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In politics, timing can be everything. So why do so many Republicans think now is the hour to begin running for a job that won't be available for another 3 1/2 years?

The unseemly haste with which nearly a dozen GOP political figures are leaping into the 1996 presidential contest is as premature as it is startling.Senators, governors and politically unemployed former Cabinet officials are showing up at party functions and events in early primary states to strut their stuff and craft their messages. The general public doesn't give a hoot, but it never hurts to impress the party activists.

This early rush to the hustings reflects two major political realities: There's a power vacuum at the top of the Republican party, and President Clinton appears vulnerable.

The Republicans have not had a good multicandidate brawl since 1980 and are a bit out of practice. But after more than a decade dominated by Ronald Reagan and his anointed ones, hordes of frustrated, ambitious politicians are lining up for the suddenly unclaimed spoils.

One of the handicaps - or joys - of campaigning now is that the issues which will emerge from the policies and problems of the next three years to shape the 1996 debate are not yet clear. This means none of the eager beavers has very much yet to say.

So the Republicans panting for Clinton's job spend most of their time simply dumping on him for things with which they disagree. This gives the whole exercise a negative cast, and provides little in the way of fresh ideas that might actually suggest new thinking going on in the party.

Sigh. It is going to be a long campaign.

The early candidate line-up includes:

-Senate Minority Leader Bob Dole, who will be 73 in 1996 but is the best-known, best-qualified and most experienced of the lot.

-Former Secretary of Defense Dick Cheney, much admired in Washington but currently going against the flow with demands for heavy military spending.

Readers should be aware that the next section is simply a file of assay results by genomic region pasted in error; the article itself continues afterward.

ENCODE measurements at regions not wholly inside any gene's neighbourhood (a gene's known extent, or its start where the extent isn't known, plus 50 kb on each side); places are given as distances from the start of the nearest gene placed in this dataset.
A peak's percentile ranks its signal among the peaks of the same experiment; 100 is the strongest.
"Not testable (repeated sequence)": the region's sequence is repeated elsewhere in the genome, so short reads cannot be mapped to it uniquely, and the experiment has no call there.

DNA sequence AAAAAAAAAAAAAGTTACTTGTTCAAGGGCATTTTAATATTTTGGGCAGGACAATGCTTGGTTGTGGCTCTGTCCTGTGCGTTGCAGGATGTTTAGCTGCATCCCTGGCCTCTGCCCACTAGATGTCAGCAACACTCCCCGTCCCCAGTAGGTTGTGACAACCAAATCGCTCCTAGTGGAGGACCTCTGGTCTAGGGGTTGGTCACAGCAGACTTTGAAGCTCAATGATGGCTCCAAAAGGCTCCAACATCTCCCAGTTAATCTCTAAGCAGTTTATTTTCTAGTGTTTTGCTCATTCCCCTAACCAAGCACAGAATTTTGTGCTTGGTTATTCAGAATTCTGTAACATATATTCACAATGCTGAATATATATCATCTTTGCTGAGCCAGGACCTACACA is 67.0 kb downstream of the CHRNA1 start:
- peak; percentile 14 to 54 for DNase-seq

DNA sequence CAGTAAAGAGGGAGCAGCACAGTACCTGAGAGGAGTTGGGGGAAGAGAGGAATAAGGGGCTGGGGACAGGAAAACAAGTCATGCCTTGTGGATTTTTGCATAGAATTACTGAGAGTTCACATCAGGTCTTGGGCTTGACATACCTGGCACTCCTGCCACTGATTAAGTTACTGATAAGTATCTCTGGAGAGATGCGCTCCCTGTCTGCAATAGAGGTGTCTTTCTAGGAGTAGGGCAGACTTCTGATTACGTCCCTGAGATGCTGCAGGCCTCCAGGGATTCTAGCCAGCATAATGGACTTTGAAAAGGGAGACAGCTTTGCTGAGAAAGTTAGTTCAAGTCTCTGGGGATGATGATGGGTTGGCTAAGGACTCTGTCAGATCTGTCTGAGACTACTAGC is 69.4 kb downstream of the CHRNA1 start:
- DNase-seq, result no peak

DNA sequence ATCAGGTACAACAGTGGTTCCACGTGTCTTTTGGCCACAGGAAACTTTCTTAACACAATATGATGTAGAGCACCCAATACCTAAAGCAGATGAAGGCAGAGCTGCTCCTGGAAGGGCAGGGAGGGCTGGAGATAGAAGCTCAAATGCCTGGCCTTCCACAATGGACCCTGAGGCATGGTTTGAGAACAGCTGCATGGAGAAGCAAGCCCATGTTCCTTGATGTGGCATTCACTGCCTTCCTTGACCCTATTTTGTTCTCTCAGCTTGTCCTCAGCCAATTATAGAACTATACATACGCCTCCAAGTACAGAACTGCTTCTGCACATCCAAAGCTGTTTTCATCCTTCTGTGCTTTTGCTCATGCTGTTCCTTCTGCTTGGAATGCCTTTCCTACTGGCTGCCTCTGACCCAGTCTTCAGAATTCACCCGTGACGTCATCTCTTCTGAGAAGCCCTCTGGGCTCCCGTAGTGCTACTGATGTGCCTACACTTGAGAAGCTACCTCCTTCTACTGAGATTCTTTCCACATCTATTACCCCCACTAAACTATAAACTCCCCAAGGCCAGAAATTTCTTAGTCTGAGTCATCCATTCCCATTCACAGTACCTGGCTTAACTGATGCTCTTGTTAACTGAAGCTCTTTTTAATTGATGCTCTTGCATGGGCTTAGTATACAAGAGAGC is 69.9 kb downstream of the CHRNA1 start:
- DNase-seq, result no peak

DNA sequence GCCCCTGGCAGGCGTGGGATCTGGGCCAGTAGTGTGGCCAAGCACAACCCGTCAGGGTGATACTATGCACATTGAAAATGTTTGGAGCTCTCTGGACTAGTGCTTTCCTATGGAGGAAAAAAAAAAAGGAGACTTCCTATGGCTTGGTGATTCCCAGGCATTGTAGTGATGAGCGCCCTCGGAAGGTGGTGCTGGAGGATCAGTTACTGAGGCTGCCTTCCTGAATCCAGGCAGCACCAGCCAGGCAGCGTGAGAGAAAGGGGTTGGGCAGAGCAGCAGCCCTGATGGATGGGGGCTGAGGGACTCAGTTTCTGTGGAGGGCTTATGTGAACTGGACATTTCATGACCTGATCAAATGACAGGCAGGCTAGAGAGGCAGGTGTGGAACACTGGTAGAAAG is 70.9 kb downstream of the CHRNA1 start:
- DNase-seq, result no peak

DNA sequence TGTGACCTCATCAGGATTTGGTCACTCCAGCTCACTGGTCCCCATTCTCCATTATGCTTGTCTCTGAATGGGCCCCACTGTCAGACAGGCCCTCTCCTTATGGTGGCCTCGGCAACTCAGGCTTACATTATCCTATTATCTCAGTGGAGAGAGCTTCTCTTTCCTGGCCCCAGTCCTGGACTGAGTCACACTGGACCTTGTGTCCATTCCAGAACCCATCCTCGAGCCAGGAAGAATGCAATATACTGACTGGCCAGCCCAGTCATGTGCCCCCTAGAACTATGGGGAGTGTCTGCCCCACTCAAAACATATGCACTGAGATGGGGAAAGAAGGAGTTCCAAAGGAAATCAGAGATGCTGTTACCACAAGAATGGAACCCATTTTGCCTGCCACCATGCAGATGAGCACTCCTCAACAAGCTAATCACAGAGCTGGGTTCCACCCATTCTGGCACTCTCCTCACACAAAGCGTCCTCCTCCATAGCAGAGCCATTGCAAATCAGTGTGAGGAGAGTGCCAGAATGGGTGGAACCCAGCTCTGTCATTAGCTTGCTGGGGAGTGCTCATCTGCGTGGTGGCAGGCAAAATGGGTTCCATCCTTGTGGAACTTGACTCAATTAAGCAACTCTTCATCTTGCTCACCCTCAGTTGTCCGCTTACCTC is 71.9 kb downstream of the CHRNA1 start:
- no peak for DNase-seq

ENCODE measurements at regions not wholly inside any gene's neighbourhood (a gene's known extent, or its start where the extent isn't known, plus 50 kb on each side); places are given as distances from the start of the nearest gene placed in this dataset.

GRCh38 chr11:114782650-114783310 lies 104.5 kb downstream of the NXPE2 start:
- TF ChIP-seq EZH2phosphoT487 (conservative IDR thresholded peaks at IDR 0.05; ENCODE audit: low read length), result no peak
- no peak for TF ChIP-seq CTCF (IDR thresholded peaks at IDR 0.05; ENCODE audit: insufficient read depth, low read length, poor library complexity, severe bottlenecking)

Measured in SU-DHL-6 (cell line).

-Former Labor Secretary Lynn Martin, the first GOP woman to seriously field-test a presidential candidacy and possessor of a tongue nearly as tart as Dole's but handicapped by a moderate image not presently in favor in her party.

-Ex-Vice President Dan Quayle, not much in demand as a speaker these days but by virtue of his former title still a potential player.

-Texas Sen. Phil Gramm, a champion of cutting federal spending and holding the line on taxes who is one of the smartest men in the Senate but is little known outside his region.

-Former Housing Secretary Jack Kemp, a favorite of many conservatives and perennial White House possibility who may not have the stomach to actually run when the time comes.

-Former Education Secretary Bill Bennett, a whiz with punchy sound bites who is positioned on the far right on social issues like abortion and gay rights.

-Former Education Secretary Lamar Alexander, a thoughtful guy and great piano player respected by the pros but not particularly exciting on the stump.

-Governors William Weld of Massachusetts and Carroll Campbell Jr. of South Carolina, active party figures with no current national appeal.

-Evangelist Pat Robertson, who went nowhere in 1980 but whose influence over conservative Christian voters is not to be ignored.

-Pat Buchanan, currently posing once again as a journalist while organizing a political fund-raising group for what are definitely non-journalistic purposes.

The crowded field poses the likelihood of a party bloodbath similar to those nasty family fights for which the Democrats are famous. The sheer number of candidates, plus the social issues that already split the party, is a prescription for pure trouble.